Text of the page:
The compelling feature documentary Complicit shines a spotlight on the human and environmental cost of the technology industry, telling the stories of workers who have been poisoned making the devices we can’t live without.
The film follows the intimate true journey of Yi Yeting, a Chinese workers’ rights activist battling occupational leukemia and fighting to expose the dangerous working conditions in China’s smartphone factories. Against huge odds, Yi directly confronts corporate and government interests and wins a significant protective victory, empowering and inspiring the people around him.
Complicit raises questions about global brands’ social responsibility and consumers’ role, while offering an in-depth look into love, family, Chinese culture, and people who sacrifice everything to make a difference.
TFIP co-founders Danielle Turkov and Dwayne Menezes recognised the importance of Complicit’s story early on and acted as associate producers during the film’s development.
TFIP’s close involvement with and committed support for Complicit during its distribution further secured it an international audience and high-level political attention, exponentially increasing its reach and impact. Panel discussion events organised and hosted by TFIP around Complicit have highlighted the destructive effects of technology and challenged decision-makers to reflect on the importance of improving standards in the electronics industry and ensuring access to remedies in global supply chains.
TFIP’s strategic promotion and championing of Complicit at political level was instrumental in achieving the removal by Apple of a dangerous chemical in its industrial smartphone manufacture process.
TFIP brought Complicit to the attention of UN policymakers at two high-level events in 2017. The film was screened in March at a side-event to the UN Human Rights Council, and again in November, when TFIP co-directors Danielle Turkov and Dwayne Menezes chaired a session on Access to Remedy for Victims in Global Supply Chains at the UN Business and Human Rights Forum (pictured).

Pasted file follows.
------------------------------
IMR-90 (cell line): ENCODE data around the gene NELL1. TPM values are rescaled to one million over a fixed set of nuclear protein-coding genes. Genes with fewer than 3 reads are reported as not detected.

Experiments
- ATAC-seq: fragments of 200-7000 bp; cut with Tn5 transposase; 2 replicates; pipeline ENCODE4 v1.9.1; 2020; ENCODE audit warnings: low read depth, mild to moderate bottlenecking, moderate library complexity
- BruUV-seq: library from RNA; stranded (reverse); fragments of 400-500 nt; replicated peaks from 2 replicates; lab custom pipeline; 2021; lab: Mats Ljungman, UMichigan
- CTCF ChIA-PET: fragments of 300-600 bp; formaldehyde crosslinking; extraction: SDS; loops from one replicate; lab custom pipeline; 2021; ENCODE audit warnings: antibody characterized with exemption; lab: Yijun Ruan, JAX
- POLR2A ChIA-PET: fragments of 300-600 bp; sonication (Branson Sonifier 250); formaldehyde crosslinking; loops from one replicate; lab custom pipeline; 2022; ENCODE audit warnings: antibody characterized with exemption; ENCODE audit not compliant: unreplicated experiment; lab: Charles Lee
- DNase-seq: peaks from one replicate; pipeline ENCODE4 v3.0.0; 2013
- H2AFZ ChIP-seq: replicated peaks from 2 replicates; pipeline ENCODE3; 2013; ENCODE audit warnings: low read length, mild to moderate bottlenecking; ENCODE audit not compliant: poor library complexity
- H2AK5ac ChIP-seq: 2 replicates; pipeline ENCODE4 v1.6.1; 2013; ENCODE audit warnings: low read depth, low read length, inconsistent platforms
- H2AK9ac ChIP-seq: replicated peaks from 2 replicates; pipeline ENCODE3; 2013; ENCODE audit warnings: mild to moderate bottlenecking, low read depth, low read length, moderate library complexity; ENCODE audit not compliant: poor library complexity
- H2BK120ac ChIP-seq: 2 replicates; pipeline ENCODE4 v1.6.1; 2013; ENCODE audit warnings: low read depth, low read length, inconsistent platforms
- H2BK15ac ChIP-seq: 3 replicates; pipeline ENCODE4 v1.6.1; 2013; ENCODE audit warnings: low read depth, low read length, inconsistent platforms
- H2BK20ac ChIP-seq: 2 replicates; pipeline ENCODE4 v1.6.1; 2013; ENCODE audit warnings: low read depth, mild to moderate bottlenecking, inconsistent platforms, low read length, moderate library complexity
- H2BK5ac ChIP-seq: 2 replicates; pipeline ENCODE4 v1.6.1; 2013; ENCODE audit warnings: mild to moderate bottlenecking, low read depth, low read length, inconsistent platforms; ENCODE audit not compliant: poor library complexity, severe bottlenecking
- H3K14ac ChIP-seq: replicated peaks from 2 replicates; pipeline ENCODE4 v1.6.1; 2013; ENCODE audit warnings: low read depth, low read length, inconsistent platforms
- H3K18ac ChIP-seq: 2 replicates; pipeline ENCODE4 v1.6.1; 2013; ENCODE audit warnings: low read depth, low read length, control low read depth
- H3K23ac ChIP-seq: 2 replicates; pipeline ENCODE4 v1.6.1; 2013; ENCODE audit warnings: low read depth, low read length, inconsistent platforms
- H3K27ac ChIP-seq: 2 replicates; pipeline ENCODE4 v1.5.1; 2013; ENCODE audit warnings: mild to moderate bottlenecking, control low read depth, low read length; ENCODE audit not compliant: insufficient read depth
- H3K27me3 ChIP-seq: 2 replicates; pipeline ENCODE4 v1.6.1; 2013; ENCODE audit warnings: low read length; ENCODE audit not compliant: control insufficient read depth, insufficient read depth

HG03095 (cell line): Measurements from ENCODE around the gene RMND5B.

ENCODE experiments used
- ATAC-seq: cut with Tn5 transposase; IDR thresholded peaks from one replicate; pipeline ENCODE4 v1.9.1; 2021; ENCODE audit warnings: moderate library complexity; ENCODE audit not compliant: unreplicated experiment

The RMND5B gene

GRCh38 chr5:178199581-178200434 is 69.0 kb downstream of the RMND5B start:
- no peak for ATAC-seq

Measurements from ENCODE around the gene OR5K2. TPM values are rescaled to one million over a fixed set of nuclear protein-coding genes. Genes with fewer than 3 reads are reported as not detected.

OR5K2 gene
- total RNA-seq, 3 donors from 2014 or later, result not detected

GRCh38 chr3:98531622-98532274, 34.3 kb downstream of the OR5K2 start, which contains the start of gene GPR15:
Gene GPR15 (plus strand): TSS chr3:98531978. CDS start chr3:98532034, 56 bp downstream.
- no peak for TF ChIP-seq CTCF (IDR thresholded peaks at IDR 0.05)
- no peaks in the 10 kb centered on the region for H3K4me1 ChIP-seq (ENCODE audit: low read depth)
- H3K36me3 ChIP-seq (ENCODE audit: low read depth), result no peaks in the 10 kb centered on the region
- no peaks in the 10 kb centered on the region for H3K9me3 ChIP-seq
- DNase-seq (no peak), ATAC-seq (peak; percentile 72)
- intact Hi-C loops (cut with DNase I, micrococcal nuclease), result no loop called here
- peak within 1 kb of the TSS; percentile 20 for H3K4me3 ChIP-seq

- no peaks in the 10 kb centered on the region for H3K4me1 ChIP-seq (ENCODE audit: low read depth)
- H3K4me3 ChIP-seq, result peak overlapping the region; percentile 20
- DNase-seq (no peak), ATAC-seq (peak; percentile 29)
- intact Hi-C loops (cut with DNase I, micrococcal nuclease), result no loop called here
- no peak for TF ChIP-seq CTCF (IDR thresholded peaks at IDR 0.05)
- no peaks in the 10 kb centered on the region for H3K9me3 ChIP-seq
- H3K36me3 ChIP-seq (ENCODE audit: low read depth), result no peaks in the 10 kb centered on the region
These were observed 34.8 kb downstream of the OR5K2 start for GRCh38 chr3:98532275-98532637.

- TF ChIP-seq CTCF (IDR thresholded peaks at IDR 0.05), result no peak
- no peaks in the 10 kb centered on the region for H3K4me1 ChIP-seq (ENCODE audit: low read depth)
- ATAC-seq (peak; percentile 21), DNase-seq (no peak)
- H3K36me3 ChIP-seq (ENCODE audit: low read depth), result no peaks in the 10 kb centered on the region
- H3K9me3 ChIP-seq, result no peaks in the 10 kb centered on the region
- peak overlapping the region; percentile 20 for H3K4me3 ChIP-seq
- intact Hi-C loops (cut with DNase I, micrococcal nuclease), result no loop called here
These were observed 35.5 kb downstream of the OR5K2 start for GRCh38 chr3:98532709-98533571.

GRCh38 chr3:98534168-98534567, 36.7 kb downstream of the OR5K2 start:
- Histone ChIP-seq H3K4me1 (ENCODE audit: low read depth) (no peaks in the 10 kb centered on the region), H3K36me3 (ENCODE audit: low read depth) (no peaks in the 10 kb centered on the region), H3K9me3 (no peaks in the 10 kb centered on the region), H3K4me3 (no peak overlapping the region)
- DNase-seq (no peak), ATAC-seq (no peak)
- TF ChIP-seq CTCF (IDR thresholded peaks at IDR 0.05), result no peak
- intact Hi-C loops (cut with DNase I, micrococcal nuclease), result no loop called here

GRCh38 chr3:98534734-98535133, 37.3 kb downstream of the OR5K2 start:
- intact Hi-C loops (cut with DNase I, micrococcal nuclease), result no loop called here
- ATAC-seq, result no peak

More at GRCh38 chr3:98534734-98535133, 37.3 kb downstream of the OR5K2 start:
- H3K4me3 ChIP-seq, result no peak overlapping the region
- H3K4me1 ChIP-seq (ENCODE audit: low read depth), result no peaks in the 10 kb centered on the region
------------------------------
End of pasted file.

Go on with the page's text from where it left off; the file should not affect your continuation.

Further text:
In September 2017, TFIP partnered with Dutch MEP Anne-Marie Mineur, a member of the Committee on International Trade and substitute for the sub-Committee on Human Rights, to host an event at the intersection of these two interests in the European Parliament.
The event used the story of Complicit to reflect on the EU’s role in ensuring multinational corporations comply with human rights standards and it considered how the EU could more effectively bring justice to workers in exploitative situations worldwide through its trade negotiations and agreements.
TFIP additionally created a trailer video for Complicit that Ms. Mineur used in her campaign to make EU trade contingent on commitments to human rights in supply chains.
In October 2017, TFIP hosted and moderated a high-profile screening and discussion event in the UK House of Lords. Panellists including Anne-Marie Mineur MEP, Björn Claesorn (Director, Electronics Watch), Professor Olga Martin-Ortega (Business, Human Rights and Environment Research Group at Greenwich University), and Gemma Swart (International Trade Union Confederation) reflected on the issues raised by Complicit and drew attention to a draft political proposal on track and trace solutions to increase transparency in global supply chains. Complicit Director Heather White spoke on improving standards in the electronics industry through new legislative mechanisms.
To secure committed political support for the issues raised by Complicit, TFIP used the event to raise awareness of the European-Parliament-spearheaded bindingtreaty.org petition calling for a UN treaty on business and human rights. This has since been signed by hundreds of parliamentarians.
TFIP also arranged a screening of Complicit at Oxford University with an academic panel discussion focused on the environmental impacts of technology production mechanisms.
As a result of TFIP’s promotion, Complicit was selected for the Toronto International Film Festival (Canada), Human Rights Watch Film Festivals in Toronto (Canada), New York (USA) and London (UK), the DOXA Documentary Film Festival Vancouver (Canada), and the Melbourne Indie Film Festival (Australia).